There are two arguments to the theory about the domestication of maize. One theory is from Mangelsdorf and Reeves stating that the teosinte could not be the ancestor of maize. This was because the differences between maize and teosinte are so great that it would have taken thousands of years to evolve. So, they argue that it had evolved in nature over a great length of time. The second theory is argued by Beadle. He challenged Mangelsdorf and Reeves stating that even the slightest change in a gene can cause a significant difference in the plant.
In the experiment involving tga1, it was confirmed that the simple mutations in genes can cause a major change in the plant's phenotype. The change in this gene could result in the soft casing of the maize, or could be the hard casing of the teosinte. Thus, this paper proves the second theory, that the teosinte can be the ancestor of the maize. The tga1 gene is expressed in the ear, but not elsewhere in the maize. So it will not affect any other part of the plant. This is the only genetic difference between the maize and the teosinte.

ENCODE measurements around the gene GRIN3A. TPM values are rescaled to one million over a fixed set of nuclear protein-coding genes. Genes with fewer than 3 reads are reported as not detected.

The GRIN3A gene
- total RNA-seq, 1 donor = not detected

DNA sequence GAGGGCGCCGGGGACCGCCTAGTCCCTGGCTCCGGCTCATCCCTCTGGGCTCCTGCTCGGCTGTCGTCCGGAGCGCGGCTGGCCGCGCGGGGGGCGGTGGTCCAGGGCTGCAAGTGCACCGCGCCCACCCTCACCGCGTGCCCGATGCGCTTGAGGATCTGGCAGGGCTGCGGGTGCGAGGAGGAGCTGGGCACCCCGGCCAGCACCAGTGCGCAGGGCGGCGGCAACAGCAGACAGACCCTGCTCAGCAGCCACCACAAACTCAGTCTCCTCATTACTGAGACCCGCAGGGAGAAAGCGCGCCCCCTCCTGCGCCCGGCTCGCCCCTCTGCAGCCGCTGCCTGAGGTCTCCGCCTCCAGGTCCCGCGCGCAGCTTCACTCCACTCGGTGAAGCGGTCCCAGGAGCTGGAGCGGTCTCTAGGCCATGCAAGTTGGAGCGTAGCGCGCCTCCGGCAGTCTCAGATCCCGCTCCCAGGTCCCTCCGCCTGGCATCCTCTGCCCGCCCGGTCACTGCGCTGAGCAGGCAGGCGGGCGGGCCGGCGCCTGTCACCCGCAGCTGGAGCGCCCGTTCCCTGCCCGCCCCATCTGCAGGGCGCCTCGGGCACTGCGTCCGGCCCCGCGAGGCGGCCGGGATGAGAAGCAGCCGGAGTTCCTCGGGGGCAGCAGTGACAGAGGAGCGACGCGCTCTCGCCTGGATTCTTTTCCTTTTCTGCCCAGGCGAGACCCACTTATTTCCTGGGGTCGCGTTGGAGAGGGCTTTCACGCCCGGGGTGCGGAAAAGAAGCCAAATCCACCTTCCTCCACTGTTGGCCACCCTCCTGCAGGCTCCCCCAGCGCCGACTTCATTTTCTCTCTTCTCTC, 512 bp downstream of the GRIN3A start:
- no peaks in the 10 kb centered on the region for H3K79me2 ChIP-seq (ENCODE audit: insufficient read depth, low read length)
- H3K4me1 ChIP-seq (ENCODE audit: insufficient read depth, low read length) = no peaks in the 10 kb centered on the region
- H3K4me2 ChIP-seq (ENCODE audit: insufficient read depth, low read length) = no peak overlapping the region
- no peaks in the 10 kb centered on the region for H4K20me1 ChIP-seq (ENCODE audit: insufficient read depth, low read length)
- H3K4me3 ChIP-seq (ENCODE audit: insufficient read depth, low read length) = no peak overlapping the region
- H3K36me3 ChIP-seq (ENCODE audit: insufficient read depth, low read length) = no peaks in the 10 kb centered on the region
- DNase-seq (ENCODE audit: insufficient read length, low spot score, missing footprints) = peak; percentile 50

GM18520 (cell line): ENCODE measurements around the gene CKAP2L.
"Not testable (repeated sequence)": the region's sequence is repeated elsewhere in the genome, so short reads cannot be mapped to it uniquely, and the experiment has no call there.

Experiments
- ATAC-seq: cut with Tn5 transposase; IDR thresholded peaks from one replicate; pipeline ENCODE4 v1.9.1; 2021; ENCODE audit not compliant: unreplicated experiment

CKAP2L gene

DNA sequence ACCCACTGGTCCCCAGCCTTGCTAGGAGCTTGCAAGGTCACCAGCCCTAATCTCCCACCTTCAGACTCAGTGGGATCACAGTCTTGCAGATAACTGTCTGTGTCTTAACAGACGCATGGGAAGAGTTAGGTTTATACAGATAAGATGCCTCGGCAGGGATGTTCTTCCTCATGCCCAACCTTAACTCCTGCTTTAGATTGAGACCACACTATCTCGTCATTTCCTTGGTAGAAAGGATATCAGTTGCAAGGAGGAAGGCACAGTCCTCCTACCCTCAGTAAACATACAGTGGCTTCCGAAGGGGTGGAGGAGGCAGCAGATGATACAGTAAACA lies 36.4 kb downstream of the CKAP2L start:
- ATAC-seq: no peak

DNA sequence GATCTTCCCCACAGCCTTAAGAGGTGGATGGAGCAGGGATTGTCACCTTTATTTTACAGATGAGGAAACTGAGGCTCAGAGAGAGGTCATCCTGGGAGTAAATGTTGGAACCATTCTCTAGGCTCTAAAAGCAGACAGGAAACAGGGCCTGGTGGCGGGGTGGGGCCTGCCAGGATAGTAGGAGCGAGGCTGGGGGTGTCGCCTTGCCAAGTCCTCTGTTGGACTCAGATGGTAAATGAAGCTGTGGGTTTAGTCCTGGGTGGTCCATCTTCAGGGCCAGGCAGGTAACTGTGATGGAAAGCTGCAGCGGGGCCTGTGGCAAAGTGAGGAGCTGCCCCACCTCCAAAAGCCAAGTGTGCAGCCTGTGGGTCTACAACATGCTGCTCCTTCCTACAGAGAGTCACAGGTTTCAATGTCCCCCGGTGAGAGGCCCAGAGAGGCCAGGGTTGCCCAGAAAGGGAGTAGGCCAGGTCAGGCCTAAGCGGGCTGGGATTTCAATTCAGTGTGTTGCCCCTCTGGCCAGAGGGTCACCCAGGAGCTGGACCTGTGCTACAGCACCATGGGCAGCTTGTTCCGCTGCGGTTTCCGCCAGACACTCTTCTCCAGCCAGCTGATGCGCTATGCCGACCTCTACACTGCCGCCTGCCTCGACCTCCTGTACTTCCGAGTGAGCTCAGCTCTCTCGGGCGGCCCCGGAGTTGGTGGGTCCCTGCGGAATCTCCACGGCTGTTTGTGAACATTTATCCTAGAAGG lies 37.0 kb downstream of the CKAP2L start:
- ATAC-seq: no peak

If the maize evolved from the teosinte it would have literally been turned inside out and it is more than ten times the size. The teosinte has about ten kernels and each is surrounded by a hard casing. The typical ear of corn has about 800 kernels. Each kernel is held in place by a glume, and each ear is protected by a soft casing. This makes the corn most accessible for food. Humans unintentionally domesticated the maize plant through artificial selection. This is so because corn has been widely used for nutritional purposes, therefore it was chosen over the teosinte because of the accessibility. Because this is so, it was replanted more often and in large numbers and it was domesticated.